The Taiwan foreign ministry thanked India in very thoughtful words “for the expression of sentiment and support and said this genuinely friendly gesture will touch the people and bring Taiwan and India closer in a real and lasting manner.” If the words are decoded, the message is loud and clear. In another very smart diplomatic move India reached out to Paraguay, one of the few countries maintaining diplomatic relations with Taiwan, and not communist China, when India sent 100,000 doses of Covaxin vaccines. Taipei expressed its gratitude for the thoughtful gesture of India. Similarly, Taiwan also sent essential medical supplies to India to help mitigate the pandemic crisis in India.

The first batch of medical supplies consisting of 50 oxygen concentrators and 500 oxygen cylinders landed in New Delhi on a Boing 747 of China Airlines, the government owned airline of Taiwan. Taiwan Foreign Minister Joseph Yu said that his country had bought 150 oxygen concentrators and aimed to send them to India to help to deal with the massive increase in Covid-19 cases and was also looking at providing further aid. “Taiwan’s deployment of medical supplies is a testament to the close collaboration and partnership across multiple agencies on both sides,” said a statement from Taipei Economic and Cultural Centre, Taiwan’s Representative Office in India. India’s support for Taiwan’s bid to participate in the forthcoming World Health Assembly can be defended on the following grounds.

Firstly, it does not violate ‘one China’ policy, which is not defined anywhere. Secondly, from 2009 to 2016, China itself had supported Taiwan’s observer status with the WHA. Thus China’s opposition to Taiwan’s bid for observer status in WHA is only political, and not normative. Thirdly, Taiwan is also a member of other multilateral organisations like the WTO and APEC. China has acquiesced in Taiwan’s membership in these multilateral bodies. Fourthly, as far as India is concerned if China does not care for India’s objection to China’s presence in Pakistan Occupied Kashmir (PoK), why should India care for China’s objection to Taiwan’s bid for observer status in the WHA?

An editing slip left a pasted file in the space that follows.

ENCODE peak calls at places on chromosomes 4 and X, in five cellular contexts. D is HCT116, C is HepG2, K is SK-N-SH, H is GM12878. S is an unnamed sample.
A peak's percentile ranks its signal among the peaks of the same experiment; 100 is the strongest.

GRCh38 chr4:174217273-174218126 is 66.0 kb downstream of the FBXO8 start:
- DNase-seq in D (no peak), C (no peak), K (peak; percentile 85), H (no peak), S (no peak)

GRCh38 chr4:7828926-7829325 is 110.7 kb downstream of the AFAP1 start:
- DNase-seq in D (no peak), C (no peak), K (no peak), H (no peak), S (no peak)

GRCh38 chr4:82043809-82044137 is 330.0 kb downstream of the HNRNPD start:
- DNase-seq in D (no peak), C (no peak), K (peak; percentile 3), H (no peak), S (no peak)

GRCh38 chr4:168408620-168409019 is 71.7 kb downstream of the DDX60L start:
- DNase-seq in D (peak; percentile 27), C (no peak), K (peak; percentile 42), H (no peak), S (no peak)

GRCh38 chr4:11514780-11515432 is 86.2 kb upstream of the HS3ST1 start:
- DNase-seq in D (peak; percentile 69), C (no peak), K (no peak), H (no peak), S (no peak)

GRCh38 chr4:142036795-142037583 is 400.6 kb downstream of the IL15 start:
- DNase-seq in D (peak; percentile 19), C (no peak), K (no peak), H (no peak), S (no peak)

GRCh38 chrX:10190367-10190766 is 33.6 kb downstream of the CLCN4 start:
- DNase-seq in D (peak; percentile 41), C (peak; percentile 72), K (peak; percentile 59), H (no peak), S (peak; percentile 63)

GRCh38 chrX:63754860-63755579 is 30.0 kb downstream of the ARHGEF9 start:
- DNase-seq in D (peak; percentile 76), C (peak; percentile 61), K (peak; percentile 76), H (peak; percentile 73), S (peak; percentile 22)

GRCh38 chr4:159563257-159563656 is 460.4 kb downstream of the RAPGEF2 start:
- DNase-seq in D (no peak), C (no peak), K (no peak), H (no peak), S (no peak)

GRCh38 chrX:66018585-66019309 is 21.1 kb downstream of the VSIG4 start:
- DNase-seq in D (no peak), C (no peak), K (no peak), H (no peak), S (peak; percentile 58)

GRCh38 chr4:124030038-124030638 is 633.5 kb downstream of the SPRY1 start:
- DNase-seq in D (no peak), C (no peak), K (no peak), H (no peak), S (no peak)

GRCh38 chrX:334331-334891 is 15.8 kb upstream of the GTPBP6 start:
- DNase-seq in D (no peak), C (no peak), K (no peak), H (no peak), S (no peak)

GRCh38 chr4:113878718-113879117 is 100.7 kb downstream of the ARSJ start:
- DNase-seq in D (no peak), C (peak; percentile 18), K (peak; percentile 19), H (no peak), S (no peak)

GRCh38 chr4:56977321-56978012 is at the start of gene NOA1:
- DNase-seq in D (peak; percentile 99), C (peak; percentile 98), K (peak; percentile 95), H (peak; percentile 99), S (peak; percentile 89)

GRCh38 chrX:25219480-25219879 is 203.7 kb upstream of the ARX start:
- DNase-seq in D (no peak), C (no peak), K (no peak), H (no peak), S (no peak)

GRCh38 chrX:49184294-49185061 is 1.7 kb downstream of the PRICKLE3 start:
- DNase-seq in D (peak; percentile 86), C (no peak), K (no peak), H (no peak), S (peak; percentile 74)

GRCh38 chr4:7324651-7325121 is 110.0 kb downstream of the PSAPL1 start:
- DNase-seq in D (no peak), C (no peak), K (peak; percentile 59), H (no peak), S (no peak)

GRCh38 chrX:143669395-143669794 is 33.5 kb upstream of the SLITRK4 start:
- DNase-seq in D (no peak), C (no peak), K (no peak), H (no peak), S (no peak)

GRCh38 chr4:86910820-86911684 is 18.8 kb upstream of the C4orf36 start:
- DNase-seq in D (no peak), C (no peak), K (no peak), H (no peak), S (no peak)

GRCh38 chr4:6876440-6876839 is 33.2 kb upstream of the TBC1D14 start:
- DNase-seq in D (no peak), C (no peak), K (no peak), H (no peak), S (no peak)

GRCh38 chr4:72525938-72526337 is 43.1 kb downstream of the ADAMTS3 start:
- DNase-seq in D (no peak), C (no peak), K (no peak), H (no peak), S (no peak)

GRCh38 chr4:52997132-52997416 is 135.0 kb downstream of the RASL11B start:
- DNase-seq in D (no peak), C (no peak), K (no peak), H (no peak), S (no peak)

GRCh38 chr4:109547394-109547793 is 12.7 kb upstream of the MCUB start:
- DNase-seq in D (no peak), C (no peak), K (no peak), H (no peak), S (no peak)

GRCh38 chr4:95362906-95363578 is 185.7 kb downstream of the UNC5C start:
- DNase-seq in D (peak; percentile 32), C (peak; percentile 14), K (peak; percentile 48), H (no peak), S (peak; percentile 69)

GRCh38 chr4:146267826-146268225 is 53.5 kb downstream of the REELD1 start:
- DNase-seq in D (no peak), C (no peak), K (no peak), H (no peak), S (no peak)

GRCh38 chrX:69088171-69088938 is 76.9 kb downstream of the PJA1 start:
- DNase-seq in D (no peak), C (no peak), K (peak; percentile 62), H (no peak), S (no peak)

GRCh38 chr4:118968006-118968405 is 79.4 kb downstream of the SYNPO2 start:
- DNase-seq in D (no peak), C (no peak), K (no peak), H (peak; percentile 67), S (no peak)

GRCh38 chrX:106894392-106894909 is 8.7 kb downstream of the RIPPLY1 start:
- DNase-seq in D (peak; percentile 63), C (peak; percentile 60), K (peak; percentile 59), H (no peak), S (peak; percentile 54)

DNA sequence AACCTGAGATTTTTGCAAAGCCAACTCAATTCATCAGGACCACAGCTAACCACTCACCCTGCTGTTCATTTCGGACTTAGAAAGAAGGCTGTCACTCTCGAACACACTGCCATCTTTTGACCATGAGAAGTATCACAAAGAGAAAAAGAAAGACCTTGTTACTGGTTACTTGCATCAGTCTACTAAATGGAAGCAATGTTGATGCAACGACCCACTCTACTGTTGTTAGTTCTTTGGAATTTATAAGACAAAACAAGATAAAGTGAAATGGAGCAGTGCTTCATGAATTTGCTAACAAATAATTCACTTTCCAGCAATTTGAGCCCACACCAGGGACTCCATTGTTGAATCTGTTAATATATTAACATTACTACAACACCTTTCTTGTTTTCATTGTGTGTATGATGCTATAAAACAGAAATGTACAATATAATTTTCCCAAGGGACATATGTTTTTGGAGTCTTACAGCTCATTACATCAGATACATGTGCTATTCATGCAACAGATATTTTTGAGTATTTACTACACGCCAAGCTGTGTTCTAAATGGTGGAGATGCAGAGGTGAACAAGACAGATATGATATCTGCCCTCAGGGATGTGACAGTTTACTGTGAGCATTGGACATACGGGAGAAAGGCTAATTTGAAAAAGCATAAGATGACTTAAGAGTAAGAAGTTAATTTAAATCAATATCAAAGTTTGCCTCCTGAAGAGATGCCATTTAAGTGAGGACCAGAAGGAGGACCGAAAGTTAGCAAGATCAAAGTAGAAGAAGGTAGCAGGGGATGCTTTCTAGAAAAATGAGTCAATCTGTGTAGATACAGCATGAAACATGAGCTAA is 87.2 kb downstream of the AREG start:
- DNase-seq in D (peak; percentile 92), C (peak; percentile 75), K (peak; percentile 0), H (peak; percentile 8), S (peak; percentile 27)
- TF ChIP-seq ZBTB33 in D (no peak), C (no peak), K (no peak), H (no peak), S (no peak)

It may be noted in this connection that a report of the Parliamentary Standing Committee on External Affairs of the sixteenth Lok Sabha under the chairmanship of Dr. Shashi Tharoor had observed in December 2018 that “. It comes as a matter of concern to the Committee that even when India is overly cautious about China’s sensitivities while dealing with Taiwan and Tibet, China does not exhibit the same deference while dealing with India’s sovereignty concerns, be it in the case of Arunachal Pradesh or that of the China-Pakistan Economic Corridor (CPEC) in Pakistan Occupied Kashmir (PoK).

Given the fact of China’s muscular approach of late while dealing with some of the issues pertaining to India, it is difficult for the Committee to be content with India’s continuing with its conventionally differential foreign policy towards China. Dealing with China essentially requires a flexible approach. The Committee strongly feel that the Government should contemplate using all options including its relations with Taiwan, as part of such an approach.”

(The writer is a senior fellow of Indian Council of Social Science Research at the Indian Institute of Public Administration, New Delhi. The views are personal)